a crystalline amino acid, C3H7O2NS, a component of nearly all proteins, obtained by the reduction of cystine. Abbreviation: Cys; Symbol: C
Origin of cysteine
First recorded in 1880–85; alteration of cystine
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Examples from the Web for cysteine
Contemporary Examples of cysteine
Eggs, he says, are a good source of cysteine, an amino acid that helps the liver break down alcohol faster.5 Hangover Cures to Save You After a Few Too Many
December 19, 2014
a sulphur-containing amino acid, present in proteins, that oxidizes on exposure to air to form cystine. Formula: HSCH 2 CH(NH 2)COOH
Word Origin for cysteine
C19: variant of cystine
Collins English Dictionary - Complete & Unabridged 2012 Digital Edition © William Collins Sons & Co. Ltd. 1979, 1986 © HarperCollins Publishers 1998, 2000, 2003, 2005, 2006, 2007, 2009, 2012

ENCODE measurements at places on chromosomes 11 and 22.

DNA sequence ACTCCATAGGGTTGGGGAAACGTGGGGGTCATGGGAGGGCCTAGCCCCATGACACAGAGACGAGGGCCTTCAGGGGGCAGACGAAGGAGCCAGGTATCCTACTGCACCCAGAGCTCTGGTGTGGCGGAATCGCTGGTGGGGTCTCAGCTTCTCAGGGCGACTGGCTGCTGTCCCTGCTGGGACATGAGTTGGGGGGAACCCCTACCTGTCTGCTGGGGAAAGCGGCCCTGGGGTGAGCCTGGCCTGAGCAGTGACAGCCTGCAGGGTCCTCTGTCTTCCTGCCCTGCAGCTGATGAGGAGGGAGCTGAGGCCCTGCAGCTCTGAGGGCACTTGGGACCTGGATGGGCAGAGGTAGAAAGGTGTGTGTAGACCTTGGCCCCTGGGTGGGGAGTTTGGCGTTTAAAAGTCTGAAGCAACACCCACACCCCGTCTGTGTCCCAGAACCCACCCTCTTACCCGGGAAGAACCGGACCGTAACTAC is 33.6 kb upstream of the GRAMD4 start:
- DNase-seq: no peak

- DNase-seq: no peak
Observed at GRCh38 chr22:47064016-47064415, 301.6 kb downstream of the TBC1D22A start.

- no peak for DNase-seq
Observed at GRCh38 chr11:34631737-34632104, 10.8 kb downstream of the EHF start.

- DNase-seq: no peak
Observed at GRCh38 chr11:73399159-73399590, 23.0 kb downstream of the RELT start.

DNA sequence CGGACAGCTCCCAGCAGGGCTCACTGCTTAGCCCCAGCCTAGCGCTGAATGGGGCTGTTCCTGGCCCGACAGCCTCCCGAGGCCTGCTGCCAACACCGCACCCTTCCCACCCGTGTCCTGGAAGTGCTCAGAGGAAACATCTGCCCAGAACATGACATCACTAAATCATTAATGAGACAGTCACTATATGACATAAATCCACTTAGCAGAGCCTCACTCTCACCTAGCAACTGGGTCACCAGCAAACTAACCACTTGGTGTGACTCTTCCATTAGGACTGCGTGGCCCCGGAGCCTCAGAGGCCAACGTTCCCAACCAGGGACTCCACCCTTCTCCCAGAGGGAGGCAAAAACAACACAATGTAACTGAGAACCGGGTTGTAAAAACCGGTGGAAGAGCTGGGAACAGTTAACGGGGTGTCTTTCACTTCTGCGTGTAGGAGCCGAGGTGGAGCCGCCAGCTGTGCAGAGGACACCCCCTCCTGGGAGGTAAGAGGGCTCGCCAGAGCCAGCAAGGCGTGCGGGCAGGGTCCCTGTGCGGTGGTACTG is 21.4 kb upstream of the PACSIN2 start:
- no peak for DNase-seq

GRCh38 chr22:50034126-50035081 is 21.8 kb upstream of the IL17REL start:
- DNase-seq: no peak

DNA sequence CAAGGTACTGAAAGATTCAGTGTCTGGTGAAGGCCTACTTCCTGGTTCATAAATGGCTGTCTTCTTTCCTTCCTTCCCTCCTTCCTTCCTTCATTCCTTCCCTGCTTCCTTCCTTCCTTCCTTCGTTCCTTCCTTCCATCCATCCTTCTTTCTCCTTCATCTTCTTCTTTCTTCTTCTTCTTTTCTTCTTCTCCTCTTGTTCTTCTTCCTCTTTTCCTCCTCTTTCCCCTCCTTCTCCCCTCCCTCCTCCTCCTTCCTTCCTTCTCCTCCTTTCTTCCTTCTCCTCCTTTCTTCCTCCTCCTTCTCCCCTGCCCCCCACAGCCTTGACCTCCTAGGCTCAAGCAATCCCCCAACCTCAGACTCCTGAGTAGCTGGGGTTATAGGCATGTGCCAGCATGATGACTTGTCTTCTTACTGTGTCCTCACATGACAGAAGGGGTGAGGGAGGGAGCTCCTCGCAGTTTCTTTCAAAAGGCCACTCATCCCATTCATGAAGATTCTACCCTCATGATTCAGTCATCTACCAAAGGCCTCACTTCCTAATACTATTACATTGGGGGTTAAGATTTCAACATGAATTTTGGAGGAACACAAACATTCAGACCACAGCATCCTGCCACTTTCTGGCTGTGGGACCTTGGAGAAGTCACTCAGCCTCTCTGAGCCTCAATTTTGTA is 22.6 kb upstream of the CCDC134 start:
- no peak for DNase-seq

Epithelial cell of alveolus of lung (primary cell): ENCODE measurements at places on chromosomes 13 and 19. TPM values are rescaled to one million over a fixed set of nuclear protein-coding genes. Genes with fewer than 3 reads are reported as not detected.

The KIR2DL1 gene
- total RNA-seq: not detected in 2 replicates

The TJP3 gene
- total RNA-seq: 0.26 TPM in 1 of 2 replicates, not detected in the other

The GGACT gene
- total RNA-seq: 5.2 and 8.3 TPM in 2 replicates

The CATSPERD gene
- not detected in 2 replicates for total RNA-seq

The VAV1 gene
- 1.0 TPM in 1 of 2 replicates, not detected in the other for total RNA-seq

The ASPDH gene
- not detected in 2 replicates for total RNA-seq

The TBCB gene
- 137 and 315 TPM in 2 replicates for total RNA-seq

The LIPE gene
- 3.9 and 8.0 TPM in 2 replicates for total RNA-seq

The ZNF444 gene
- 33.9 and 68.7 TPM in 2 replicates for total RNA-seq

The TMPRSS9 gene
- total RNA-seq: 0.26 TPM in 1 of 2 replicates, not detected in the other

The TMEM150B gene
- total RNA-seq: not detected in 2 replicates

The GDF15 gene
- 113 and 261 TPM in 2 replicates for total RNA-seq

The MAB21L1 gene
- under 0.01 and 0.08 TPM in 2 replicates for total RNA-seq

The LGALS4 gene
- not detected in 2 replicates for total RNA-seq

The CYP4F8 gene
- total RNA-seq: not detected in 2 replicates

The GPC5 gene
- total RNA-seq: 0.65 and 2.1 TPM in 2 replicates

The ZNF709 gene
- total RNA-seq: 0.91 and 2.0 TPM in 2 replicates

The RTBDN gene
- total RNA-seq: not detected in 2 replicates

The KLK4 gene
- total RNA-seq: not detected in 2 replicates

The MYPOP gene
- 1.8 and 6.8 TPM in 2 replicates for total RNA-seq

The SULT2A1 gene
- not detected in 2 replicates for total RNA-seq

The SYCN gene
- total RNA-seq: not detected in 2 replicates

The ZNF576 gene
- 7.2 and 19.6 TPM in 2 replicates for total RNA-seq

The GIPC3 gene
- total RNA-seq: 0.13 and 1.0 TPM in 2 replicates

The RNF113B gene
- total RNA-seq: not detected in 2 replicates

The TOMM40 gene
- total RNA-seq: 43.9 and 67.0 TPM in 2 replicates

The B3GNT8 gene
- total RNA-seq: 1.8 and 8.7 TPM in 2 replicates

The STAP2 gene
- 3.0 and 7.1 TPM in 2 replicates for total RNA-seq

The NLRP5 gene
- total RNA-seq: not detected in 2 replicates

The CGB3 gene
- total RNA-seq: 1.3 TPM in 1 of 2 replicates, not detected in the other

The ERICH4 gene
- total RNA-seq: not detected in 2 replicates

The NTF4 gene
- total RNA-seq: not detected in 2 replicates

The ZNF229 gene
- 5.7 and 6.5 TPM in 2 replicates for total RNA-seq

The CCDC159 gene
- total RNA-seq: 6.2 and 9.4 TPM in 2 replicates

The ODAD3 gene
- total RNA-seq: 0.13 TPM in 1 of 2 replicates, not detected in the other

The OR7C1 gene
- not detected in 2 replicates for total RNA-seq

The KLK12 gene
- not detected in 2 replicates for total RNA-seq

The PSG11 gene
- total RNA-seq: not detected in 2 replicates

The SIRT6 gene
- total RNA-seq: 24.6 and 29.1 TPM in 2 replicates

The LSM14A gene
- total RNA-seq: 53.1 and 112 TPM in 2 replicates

[sĭs′tē-ēn′, -ĭn, sĭ-stē′ĭn]
An alpha-amino acid found in most proteins and especially abundant in keratin.
The American Heritage® Stedman's Medical Dictionary Copyright © 2002, 2001, 1995 by Houghton Mifflin Company. Published by Houghton Mifflin Company.
A nonessential amino acid. Chemical formula: C3H7NO2S. See more at amino acid.
The American Heritage® Science Dictionary Copyright © 2011. Published by Houghton Mifflin Harcourt Publishing Company. All rights reserved.